Protesting is all the rage, and since I apparently slept through my generation’s moment in the streets—the ’60s—I hope it’s not too late to voice my outrage and compose an incomprehensible placard to wave.
Here’s what I’ve got so far. Check and see if you agree. I’m against:
- Picking on bankers. Really. Only a few really rotten apple-stealers have made life miserable for the folks you and I have known as friends and business partners. To be sure, I wouldn’t want my sister to marry one, but that’s only because she’s already hitched.
- Individually wrapped cookies. Do they think I have time to burn? I’m especially against those stretchy heat-welded wrappings that cannot be pulled apart at the seams without unduly alarming your plane seatmates.
- Right-lane passers. Surely there is some way to program their cars to stall whenever they pull this despicable stunt. Or gently explode.
Just job security. But what really has been bugging me for the past few years is the stream of seemingly helpful updates for products I own. Since even your toothbrush has a microchip these days (face it—you’re not sure that is an exaggeration, are you?), every device has an onboard computer that needs programming with software or firmware. Firmware, for those of you who are not so techno-hip, is software that has been left out in the sun for a while.
Anyway, hardworking programmers eventually realized that once they had finished with a product, the need for programmer services dramatically dropped. Oh, sure, there was ongoing demand for people to correct all the mistakes in the original version but certainly not enough work for teams of coders.
They did what any insecure employee would do—they made work up out of thin air. They call it "updates." Ideally, these programming improvements make the product better, but the dirty little secret is that they mostly just keep fingers on keyboards in Silicon Valley.
So it is that we suffer the phenomenon of "feature bloat," where relatively simple interfaces become laden with oodles of extra options. Whether anybody needs them or not. For the user in the field, these show up as extra screens with cryptic choices that act as distracting camouflage for the two or three options we use 99% of the time.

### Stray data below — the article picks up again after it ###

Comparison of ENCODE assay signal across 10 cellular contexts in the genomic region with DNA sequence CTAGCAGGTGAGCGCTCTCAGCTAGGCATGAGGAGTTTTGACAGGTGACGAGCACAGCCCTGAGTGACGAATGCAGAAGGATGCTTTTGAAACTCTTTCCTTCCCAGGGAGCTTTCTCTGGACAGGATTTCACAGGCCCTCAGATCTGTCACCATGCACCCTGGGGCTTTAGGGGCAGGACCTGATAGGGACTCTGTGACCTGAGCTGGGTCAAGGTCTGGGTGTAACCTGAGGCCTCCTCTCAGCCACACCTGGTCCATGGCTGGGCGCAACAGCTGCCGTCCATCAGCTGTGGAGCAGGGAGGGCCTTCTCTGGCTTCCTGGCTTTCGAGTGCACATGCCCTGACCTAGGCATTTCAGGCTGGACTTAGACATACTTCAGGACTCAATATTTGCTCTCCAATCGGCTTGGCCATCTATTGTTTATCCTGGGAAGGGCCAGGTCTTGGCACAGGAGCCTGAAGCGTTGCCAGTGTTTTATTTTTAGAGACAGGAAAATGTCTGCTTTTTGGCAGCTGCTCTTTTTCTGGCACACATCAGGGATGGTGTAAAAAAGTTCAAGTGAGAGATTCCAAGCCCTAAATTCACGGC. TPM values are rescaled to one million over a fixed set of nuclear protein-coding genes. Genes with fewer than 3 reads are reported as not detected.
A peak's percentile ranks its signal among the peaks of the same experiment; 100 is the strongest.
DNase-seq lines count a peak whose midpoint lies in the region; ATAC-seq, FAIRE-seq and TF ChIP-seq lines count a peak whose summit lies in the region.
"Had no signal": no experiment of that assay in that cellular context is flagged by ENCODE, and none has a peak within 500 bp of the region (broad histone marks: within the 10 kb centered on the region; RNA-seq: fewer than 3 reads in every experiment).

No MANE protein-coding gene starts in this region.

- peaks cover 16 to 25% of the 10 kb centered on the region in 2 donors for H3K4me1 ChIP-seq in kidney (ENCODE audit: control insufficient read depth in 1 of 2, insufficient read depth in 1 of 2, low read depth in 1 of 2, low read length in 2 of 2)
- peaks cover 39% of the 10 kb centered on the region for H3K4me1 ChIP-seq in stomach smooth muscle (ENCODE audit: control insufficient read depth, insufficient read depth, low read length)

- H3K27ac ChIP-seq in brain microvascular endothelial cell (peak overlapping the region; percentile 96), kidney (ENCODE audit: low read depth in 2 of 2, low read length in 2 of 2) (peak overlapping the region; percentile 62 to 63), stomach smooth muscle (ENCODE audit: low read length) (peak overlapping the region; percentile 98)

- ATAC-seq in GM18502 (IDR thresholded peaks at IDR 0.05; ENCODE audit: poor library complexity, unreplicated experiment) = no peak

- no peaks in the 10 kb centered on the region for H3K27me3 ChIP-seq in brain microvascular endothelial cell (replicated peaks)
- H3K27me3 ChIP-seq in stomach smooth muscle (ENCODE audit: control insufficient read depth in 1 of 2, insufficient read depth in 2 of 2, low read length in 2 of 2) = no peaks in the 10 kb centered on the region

Making room for these new choices requires changing familiar user interface patterns. For example, when you have finally learned how to program a friend into your smartphone by
hitting "star-4-7-yes," you find that this combination now signs you up for a new monthly payment plan.
Updates are often downloaded automatically, so your computer, phone or tractor can periodically exhibit sudden attention problems. Disturbingly, this often occurs right in the middle of use, so that your normally sluggish Internet connection mysteriously slows to sub-dialup speed. Then, of course, it wants to restart—and nothing good can happen then.
Do I really need this? Updates in operating systems trigger the need for updates in programs or apps. You gotta admire those nerds for sticking together as they stick it to the users. Updates also carry their own multiple (and probably unintentional) little flaws, which will, of course, be corrected in the next update.
Curiously, updates seldom seem to make life easier. Despite adding umpteen updates to my guidance system, we are getting further from my ideal command screen: "Touch GO to plant this here field real purty."
Even that most passive of pastimes, television, is subject to unwanted progress. You finally figure out how to record all your favorite episodes of "Dirty Jobs," for example. This is not easy, since the remote has more buttons than the left end of an accordion. And they are marked about as clearly. Then your cable/satellite company "upgrades" its program programming, which is not only remarkably redundant but also terrifically annoying. Your little cheat sheet for setting the timer is now useless and you are forced to resort to reading instructions or (more likely) randomly
selecting options to see what happens. And the hours pass.
There should be some cost-benefit calculations done before any more updates are administered to an unsuspecting consumer population. "New and improved" is fine for some, but there should also be an option for "old and familiar." After all, it works well for friends.
- December 2011